Enjoy these papers and news summaries? Get a daily recap in your inbox!

The Learn AI Together Community section!

Meme of the week!

Meme shared by sikewalk

Featured Community post from the Discord

G.huy created a repository containing code examples and resources for parallel computing using CUDA-C. It provides beginners with a starting point to understand parallel computing concepts and how to utilize CUDA-C to leverage the power of GPUs for accelerating computationally intensive tasks. Check it out on GitHub and support a fellow community member. Share your feedback and questions in the thread here.

AI poll of the week!

Join the discussion on Discord.

TAI Curated section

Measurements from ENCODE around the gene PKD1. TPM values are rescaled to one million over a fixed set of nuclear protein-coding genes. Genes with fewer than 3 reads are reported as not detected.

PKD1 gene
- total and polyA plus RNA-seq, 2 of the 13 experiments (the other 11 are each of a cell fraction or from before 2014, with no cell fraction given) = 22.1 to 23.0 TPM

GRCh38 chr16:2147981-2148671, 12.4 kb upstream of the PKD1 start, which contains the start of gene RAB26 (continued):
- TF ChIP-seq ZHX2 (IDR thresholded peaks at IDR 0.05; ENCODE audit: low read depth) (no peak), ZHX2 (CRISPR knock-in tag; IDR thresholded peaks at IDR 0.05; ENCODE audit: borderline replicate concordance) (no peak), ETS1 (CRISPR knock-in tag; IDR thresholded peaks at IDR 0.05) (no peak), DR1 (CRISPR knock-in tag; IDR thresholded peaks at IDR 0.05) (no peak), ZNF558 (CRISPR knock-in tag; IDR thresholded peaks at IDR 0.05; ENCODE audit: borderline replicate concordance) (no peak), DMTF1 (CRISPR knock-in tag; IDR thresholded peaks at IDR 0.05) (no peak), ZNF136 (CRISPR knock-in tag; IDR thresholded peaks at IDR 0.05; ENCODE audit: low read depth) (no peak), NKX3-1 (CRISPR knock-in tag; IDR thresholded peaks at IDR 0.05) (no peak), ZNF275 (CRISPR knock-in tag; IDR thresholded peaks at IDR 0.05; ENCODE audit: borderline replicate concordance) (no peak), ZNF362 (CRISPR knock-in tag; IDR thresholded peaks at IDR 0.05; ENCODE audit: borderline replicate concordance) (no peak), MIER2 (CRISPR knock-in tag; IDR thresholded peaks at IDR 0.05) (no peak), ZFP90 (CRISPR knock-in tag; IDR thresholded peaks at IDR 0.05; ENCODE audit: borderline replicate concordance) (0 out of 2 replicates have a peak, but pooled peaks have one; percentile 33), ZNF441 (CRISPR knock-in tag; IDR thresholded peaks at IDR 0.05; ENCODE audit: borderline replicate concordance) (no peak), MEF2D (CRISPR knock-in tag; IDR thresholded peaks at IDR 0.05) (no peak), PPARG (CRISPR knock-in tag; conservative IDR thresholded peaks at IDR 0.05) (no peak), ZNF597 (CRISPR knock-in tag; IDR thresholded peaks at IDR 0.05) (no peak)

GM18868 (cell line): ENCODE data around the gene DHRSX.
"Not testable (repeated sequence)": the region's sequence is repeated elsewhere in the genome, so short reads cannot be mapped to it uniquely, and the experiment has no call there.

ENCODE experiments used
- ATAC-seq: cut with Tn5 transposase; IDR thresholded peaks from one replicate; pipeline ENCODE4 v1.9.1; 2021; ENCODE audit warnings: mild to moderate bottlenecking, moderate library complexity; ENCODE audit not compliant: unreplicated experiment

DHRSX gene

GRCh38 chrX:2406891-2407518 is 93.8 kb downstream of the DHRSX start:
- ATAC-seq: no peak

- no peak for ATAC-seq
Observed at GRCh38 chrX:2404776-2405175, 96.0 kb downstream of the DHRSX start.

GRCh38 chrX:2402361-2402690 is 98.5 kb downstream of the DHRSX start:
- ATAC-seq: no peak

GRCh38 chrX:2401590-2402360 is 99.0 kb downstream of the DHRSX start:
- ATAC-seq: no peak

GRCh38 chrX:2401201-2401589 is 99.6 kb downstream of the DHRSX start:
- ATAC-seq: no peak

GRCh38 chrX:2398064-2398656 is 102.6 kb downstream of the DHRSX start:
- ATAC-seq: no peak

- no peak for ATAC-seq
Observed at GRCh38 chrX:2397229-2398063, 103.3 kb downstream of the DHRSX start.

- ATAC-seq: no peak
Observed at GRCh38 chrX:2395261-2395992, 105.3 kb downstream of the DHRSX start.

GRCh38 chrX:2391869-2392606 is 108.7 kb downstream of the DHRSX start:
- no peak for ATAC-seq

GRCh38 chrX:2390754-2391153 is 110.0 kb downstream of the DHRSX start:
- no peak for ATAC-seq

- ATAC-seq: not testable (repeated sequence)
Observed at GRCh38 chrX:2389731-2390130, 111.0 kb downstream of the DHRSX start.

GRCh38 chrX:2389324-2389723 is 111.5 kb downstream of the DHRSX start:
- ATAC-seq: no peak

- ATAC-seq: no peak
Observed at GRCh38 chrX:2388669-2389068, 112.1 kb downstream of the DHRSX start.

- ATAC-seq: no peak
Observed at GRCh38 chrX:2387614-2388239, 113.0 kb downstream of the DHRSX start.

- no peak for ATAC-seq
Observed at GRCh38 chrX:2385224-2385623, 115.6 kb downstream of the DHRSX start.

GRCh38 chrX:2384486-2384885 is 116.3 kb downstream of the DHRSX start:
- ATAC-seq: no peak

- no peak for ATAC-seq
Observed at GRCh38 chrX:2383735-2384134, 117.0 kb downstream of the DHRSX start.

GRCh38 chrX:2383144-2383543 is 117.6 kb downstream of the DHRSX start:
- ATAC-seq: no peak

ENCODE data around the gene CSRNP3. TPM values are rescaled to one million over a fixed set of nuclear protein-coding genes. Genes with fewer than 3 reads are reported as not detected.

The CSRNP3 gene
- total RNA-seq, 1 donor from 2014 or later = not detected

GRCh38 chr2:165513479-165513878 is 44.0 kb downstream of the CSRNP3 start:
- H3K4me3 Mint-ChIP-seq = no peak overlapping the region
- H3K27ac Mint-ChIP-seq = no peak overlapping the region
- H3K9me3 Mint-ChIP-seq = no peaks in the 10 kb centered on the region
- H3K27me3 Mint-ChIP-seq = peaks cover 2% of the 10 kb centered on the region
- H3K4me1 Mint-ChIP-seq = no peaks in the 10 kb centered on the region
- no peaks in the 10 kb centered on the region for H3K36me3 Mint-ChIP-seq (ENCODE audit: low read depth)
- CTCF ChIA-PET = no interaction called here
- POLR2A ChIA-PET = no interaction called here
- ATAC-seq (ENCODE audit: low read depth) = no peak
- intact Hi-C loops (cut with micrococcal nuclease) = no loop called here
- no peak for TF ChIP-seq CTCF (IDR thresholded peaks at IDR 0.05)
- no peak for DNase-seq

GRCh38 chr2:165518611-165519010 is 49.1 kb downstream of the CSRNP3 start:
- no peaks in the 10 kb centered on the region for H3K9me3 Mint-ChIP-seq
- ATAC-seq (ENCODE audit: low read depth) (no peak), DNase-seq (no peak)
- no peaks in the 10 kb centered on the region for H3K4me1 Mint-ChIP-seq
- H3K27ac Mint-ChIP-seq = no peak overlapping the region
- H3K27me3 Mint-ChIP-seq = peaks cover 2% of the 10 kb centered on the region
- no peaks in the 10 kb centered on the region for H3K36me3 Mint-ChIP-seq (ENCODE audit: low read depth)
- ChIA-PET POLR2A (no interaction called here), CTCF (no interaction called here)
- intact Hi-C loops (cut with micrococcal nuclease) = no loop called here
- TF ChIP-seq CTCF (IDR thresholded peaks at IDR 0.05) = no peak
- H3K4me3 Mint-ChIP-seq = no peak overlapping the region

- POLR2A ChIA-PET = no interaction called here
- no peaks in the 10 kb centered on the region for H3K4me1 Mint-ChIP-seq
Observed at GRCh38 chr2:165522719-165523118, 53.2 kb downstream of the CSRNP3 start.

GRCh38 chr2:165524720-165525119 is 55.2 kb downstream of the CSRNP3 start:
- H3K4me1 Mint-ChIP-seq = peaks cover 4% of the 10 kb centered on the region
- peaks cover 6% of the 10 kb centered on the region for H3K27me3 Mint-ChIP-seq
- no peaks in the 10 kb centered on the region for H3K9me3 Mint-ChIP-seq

Article of the week

Practical Considerations in RAG Application Design by Kelvin Lu

The RAG (Retrieval Augmented Generation) architecture has been proven efficient in overcoming the LLM input length limit and the knowledge cutoff problem. In today’s LLM technical stack, RAG is among the bedstones for grounding the discussed application on local knowledge, mitigating hallucinations, and making LLM applications auditable. This article discusses some of the practical details of RAG application development.

Our must-read articles

Unlocking the Mysteries of Diffusion Models: An In-Depth Exploration by Youssef Hosni

Introduction to Machine Learning: Exploring Its Many Forms by RaviTeja G

QLoRA: Training a Large Language Model on a 16GB GPU by Pere Martra